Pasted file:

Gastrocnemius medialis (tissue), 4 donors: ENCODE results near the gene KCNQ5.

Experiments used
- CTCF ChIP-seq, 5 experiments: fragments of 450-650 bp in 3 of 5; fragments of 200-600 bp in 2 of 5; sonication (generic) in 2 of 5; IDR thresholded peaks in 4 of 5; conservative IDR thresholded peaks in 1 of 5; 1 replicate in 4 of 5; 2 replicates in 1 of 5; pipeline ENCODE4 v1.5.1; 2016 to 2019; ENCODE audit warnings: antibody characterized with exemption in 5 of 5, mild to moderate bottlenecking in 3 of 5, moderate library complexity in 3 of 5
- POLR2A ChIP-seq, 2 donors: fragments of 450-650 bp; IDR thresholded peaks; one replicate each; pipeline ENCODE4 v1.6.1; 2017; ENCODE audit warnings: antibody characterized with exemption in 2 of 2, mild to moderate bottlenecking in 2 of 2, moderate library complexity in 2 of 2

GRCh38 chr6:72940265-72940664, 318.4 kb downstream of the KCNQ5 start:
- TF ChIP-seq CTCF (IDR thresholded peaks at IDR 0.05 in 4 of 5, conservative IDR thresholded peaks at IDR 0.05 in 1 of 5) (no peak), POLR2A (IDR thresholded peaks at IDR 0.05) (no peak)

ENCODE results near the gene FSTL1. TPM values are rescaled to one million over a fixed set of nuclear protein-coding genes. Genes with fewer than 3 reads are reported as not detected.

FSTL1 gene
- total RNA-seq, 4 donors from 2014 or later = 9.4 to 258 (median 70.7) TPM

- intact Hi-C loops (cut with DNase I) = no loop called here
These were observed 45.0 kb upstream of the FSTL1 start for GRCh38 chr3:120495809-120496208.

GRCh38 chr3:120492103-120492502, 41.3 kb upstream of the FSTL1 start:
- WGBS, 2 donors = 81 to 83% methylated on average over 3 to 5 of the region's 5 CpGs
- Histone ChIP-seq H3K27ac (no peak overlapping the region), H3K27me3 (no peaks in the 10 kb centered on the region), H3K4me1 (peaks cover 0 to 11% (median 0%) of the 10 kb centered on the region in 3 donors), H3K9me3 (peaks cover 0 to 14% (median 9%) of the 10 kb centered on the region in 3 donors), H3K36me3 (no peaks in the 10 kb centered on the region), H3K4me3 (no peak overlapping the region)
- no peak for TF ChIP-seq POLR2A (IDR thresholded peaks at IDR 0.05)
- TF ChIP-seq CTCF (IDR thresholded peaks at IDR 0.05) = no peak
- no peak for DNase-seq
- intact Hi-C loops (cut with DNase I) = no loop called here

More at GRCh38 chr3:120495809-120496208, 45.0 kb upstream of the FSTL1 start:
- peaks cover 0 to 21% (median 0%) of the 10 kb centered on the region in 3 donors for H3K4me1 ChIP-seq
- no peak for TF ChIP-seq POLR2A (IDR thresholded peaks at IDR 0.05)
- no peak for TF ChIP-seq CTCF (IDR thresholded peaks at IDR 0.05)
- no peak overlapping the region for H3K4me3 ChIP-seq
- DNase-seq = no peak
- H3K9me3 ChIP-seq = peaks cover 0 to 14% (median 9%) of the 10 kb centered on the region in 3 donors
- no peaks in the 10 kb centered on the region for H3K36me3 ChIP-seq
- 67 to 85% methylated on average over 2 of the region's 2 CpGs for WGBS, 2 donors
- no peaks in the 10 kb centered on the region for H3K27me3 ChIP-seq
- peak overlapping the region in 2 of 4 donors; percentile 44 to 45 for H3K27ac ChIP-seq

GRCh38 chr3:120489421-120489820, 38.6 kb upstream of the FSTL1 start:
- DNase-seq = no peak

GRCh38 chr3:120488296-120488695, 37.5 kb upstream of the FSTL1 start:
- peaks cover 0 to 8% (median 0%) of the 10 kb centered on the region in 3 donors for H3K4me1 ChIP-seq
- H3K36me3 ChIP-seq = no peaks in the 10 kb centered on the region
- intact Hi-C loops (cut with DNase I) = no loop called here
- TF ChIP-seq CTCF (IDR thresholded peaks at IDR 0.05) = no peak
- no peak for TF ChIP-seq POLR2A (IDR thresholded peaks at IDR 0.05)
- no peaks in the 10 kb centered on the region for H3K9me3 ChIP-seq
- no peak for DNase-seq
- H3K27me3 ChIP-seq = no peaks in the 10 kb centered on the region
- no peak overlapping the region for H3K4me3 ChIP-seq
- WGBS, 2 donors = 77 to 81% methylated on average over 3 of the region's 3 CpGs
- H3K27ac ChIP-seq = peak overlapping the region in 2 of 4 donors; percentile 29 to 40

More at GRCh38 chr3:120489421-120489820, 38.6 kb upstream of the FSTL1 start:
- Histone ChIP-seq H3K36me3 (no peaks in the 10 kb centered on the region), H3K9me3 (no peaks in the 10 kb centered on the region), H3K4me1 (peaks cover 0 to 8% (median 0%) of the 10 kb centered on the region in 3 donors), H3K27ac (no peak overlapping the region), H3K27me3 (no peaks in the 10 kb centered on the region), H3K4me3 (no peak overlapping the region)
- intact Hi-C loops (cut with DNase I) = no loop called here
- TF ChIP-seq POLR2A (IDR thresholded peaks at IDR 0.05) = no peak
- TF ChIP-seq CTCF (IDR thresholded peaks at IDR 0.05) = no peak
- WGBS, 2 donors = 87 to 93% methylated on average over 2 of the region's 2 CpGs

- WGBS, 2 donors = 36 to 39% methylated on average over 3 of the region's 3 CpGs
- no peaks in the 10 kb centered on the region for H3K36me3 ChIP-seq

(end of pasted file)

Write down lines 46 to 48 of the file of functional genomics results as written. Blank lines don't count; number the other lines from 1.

- intact Hi-C loops (cut with DNase I) = no loop called here
- TF ChIP-seq POLR2A (IDR thresholded peaks at IDR 0.05) = no peak
- TF ChIP-seq CTCF (IDR thresholded peaks at IDR 0.05) = no peak